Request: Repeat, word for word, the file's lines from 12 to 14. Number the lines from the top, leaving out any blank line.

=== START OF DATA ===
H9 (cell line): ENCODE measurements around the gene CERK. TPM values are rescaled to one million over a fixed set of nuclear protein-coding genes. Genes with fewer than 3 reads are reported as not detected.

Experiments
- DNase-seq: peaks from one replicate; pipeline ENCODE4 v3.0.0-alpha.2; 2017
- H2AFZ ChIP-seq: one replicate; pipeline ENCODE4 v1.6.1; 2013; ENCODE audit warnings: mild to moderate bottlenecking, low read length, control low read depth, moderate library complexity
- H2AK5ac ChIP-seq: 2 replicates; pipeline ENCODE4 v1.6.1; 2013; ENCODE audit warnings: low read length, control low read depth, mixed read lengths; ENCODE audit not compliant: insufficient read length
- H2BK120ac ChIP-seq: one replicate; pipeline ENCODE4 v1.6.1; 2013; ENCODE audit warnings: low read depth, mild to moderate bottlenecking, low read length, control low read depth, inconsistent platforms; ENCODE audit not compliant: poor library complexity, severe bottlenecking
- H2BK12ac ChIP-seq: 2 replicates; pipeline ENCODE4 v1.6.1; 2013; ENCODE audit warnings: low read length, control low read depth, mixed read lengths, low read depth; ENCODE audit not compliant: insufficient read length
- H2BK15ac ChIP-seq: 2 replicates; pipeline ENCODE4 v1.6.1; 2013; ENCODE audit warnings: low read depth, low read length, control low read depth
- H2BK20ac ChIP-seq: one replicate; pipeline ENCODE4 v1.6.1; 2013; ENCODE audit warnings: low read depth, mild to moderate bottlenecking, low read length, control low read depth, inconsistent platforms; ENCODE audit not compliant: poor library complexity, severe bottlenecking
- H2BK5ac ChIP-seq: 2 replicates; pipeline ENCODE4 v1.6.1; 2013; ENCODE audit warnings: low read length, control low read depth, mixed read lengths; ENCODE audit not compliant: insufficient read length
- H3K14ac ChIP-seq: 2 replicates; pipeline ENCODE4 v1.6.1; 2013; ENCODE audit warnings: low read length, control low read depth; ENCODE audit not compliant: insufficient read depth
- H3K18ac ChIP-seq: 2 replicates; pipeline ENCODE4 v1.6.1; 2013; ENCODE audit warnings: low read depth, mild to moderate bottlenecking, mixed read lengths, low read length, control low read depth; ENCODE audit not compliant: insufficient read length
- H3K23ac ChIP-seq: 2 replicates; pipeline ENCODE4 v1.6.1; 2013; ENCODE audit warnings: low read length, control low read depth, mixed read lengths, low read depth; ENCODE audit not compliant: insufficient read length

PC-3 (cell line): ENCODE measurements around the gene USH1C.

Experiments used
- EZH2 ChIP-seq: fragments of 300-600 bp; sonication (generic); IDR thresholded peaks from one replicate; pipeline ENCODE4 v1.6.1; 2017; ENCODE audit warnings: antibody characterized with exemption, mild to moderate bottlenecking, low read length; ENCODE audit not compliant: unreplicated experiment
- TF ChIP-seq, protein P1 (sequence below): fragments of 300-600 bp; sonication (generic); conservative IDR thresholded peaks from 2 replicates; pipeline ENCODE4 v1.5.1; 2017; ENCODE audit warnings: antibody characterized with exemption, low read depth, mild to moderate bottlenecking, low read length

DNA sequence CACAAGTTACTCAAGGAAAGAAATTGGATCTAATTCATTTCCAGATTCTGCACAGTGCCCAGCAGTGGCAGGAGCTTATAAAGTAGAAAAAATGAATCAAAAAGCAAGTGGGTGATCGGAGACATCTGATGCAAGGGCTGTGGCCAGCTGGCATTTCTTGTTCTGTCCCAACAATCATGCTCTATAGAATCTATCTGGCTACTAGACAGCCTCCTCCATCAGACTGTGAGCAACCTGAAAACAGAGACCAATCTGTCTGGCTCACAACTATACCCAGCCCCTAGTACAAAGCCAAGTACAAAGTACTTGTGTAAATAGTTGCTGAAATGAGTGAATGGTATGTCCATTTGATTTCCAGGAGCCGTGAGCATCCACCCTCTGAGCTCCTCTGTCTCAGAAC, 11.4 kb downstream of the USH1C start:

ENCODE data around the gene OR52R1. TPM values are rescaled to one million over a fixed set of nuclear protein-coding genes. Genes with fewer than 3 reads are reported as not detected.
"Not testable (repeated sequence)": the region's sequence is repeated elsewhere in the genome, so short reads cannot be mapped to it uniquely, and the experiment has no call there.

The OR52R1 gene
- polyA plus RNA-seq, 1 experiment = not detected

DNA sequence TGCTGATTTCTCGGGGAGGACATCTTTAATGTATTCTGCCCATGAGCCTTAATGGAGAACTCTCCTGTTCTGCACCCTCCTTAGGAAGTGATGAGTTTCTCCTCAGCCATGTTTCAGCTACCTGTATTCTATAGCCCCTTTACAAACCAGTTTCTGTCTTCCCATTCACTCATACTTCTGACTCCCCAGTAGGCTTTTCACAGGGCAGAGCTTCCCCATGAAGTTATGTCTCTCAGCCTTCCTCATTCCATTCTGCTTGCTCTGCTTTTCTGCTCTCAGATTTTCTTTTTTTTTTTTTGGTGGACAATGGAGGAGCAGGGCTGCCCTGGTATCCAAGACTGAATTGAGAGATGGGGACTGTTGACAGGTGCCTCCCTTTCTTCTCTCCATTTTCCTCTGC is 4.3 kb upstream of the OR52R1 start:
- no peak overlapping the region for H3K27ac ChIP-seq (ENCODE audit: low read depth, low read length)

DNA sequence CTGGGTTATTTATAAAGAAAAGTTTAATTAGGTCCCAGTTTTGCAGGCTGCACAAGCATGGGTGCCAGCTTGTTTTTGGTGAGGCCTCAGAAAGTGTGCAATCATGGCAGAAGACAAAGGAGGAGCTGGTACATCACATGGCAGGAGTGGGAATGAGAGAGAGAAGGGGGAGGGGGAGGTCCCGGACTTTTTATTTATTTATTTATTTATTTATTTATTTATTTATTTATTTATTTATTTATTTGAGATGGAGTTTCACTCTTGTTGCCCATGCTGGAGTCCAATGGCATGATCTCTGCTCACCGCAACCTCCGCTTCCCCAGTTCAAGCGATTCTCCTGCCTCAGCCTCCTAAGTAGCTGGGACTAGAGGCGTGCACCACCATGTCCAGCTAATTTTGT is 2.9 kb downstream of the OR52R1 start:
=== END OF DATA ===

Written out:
- H3K18ac ChIP-seq: 2 replicates; pipeline ENCODE4 v1.6.1; 2013; ENCODE audit warnings: low read depth, mild to moderate bottlenecking, mixed read lengths, low read length, control low read depth; ENCODE audit not compliant: insufficient read length
- H3K23ac ChIP-seq: 2 replicates; pipeline ENCODE4 v1.6.1; 2013; ENCODE audit warnings: low read length, control low read depth, mixed read lengths, low read depth; ENCODE audit not compliant: insufficient read length

PC-3 (cell line): ENCODE measurements around the gene USH1C.